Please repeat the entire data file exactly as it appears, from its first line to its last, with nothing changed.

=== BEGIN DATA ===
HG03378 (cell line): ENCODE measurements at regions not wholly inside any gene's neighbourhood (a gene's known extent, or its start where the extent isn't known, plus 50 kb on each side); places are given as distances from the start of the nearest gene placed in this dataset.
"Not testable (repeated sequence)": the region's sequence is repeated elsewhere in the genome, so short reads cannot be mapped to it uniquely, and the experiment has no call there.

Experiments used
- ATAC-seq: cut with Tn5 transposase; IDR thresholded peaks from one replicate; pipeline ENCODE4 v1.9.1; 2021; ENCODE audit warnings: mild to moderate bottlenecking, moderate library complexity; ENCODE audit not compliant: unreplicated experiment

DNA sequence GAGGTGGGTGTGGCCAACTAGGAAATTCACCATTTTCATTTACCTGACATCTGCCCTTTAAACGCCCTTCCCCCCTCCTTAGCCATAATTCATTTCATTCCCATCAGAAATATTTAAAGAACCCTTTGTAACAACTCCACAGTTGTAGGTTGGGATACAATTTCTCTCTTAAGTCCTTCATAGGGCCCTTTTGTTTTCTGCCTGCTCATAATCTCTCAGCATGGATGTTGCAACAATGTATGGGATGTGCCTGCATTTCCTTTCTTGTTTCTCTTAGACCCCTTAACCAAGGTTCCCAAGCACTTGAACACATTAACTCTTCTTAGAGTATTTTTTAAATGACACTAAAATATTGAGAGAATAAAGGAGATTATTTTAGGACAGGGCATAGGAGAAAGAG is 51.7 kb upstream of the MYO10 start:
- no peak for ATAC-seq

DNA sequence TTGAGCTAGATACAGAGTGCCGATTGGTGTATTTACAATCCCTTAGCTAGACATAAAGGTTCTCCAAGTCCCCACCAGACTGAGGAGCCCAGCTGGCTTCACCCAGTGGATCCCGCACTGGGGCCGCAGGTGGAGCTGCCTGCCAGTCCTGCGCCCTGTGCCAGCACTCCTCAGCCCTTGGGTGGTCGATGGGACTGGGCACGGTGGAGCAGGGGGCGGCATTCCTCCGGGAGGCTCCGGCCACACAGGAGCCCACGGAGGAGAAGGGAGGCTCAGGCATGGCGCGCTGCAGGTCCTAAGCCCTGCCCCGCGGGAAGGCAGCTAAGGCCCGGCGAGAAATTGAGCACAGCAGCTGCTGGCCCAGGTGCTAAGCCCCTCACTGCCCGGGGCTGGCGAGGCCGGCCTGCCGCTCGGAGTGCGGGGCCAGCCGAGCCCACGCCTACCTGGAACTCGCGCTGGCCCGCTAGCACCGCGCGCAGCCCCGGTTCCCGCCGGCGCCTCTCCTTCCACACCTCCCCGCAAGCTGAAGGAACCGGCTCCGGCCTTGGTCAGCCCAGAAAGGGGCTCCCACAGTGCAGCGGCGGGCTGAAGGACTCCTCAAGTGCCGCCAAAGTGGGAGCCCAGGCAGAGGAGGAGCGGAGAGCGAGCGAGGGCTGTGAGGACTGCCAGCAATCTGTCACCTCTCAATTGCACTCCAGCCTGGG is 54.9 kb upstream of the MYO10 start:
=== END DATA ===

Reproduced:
HG03378 (cell line): ENCODE measurements at regions not wholly inside any gene's neighbourhood (a gene's known extent, or its start where the extent isn't known, plus 50 kb on each side); places are given as distances from the start of the nearest gene placed in this dataset.
"Not testable (repeated sequence)": the region's sequence is repeated elsewhere in the genome, so short reads cannot be mapped to it uniquely, and the experiment has no call there.

Experiments used
- ATAC-seq: cut with Tn5 transposase; IDR thresholded peaks from one replicate; pipeline ENCODE4 v1.9.1; 2021; ENCODE audit warnings: mild to moderate bottlenecking, moderate library complexity; ENCODE audit not compliant: unreplicated experiment

DNA sequence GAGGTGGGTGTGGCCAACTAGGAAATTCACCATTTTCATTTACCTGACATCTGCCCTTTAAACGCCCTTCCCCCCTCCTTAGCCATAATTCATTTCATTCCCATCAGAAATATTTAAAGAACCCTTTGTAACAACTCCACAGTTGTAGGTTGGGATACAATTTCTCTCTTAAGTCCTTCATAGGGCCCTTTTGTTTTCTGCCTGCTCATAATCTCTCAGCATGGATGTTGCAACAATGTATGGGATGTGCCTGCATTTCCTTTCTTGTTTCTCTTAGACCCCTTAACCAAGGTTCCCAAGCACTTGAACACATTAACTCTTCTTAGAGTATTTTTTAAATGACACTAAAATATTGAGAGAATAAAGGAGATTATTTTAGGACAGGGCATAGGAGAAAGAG is 51.7 kb upstream of the MYO10 start:
- no peak for ATAC-seq

DNA sequence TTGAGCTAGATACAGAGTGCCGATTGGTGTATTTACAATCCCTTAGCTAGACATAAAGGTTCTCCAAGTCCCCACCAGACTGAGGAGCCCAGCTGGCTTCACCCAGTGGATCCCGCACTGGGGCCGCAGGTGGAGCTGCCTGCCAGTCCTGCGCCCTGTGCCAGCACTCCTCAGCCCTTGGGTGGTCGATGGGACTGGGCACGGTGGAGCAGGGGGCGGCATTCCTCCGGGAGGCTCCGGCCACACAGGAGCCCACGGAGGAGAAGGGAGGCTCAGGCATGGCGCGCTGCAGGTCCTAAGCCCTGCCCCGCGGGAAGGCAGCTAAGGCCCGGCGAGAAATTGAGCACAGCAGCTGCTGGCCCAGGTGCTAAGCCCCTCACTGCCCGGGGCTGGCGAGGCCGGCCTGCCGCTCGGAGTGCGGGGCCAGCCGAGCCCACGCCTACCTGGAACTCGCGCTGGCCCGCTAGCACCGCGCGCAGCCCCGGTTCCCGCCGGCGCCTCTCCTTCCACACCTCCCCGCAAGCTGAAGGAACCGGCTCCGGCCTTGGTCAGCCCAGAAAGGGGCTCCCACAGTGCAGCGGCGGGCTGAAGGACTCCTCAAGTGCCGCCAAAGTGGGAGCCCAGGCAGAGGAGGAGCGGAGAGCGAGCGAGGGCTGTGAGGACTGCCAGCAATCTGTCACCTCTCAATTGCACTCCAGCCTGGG is 54.9 kb upstream of the MYO10 start: